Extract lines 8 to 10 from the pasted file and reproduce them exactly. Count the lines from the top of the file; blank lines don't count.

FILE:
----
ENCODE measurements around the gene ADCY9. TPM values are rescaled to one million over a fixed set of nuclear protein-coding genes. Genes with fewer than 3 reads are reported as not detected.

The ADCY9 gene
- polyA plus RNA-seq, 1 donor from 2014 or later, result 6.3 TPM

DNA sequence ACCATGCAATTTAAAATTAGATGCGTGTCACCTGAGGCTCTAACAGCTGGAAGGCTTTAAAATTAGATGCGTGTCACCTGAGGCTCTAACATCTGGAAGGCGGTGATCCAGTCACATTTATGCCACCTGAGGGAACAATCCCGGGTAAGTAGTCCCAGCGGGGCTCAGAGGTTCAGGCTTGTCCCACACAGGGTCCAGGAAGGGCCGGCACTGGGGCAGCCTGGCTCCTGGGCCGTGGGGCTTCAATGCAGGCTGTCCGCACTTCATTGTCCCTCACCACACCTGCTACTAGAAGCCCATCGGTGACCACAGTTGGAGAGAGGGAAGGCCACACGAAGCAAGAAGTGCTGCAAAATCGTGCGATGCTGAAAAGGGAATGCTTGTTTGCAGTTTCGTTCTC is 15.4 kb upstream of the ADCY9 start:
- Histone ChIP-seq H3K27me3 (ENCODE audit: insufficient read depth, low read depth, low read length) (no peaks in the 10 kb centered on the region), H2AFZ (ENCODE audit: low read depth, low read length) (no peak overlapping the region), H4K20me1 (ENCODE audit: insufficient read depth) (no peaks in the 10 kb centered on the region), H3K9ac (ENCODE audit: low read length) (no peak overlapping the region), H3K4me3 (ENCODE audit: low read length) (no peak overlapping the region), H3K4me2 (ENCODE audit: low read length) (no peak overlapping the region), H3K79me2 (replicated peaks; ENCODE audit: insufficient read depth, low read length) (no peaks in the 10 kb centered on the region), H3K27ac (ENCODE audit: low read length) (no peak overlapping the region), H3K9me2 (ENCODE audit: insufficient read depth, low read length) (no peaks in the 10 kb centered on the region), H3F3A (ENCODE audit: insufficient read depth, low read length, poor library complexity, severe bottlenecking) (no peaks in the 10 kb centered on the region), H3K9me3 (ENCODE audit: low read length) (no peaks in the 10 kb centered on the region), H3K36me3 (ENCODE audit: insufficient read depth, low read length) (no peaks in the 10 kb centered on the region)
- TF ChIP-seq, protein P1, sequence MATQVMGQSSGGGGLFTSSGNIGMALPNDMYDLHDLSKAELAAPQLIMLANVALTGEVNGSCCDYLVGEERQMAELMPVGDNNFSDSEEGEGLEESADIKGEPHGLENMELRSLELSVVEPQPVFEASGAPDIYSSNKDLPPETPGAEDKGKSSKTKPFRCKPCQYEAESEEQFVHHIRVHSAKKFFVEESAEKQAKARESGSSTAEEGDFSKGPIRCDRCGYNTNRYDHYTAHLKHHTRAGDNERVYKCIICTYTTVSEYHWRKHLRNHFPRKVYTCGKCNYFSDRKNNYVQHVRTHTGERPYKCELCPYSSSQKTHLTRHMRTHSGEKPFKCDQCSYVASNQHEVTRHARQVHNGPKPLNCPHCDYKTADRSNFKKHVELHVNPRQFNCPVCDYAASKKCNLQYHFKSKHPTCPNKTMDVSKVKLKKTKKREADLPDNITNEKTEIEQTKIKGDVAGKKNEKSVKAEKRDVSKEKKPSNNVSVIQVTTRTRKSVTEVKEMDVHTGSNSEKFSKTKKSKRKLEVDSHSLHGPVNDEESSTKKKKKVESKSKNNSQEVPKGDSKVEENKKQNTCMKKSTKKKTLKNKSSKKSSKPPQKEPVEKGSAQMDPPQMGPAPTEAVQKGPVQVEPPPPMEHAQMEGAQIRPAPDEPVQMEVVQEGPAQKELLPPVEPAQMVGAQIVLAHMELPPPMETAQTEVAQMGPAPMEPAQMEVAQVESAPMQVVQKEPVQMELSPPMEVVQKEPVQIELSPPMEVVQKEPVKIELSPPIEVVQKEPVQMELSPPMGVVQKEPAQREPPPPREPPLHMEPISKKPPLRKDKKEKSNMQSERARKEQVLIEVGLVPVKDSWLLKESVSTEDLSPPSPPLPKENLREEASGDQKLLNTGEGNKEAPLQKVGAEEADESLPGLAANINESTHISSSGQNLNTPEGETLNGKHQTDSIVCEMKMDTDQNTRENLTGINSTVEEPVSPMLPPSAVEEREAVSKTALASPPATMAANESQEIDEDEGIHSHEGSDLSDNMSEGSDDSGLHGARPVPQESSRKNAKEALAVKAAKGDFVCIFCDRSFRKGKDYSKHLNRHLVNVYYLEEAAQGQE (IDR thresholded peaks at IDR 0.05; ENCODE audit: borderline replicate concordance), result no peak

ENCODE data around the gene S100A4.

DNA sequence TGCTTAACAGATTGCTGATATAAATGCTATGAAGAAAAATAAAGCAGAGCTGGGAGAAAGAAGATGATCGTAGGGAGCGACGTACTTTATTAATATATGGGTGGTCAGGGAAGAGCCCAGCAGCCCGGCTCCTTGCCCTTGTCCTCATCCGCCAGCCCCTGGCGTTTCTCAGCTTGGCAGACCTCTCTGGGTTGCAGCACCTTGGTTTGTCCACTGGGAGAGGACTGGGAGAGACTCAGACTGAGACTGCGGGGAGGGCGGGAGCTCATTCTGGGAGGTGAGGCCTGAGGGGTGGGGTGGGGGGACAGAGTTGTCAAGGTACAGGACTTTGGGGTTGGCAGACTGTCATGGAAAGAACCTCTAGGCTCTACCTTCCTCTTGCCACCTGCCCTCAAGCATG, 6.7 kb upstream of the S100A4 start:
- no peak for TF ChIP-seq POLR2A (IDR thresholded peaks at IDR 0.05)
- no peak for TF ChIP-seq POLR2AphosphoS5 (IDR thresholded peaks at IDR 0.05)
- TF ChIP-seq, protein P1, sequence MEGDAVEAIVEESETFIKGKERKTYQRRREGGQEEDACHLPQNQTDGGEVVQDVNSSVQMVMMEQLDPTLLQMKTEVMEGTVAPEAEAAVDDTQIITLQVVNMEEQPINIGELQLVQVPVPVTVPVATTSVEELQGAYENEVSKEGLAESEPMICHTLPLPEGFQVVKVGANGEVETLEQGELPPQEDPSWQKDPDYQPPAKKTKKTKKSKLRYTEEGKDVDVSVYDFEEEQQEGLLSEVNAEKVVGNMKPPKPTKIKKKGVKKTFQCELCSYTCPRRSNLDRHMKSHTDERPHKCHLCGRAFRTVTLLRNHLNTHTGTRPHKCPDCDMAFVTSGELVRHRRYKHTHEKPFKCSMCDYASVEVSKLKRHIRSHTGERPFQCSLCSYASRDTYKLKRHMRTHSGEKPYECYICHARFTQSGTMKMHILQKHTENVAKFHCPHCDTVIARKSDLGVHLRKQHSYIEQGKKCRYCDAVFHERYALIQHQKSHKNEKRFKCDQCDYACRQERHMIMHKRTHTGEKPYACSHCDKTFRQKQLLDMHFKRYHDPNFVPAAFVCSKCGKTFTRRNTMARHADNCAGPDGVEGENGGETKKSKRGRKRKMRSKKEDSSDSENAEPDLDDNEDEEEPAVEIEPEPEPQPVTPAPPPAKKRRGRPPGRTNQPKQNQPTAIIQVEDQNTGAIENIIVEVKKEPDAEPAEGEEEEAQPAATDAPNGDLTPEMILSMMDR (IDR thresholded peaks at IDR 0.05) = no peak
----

DNA sequence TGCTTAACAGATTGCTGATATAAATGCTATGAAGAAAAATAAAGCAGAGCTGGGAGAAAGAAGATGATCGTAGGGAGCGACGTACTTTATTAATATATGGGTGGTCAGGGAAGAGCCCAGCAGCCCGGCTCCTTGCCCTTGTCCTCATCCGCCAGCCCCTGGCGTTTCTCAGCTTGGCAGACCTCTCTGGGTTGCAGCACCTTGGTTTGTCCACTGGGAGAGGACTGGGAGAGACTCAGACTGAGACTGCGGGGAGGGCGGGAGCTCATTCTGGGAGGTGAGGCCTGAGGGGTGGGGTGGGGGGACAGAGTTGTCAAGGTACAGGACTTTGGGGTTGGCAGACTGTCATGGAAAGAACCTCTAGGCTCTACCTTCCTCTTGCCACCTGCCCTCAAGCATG, 6.7 kb upstream of the S100A4 start:
- no peak for TF ChIP-seq POLR2A (IDR thresholded peaks at IDR 0.05)
- no peak for TF ChIP-seq POLR2AphosphoS5 (IDR thresholded peaks at IDR 0.05)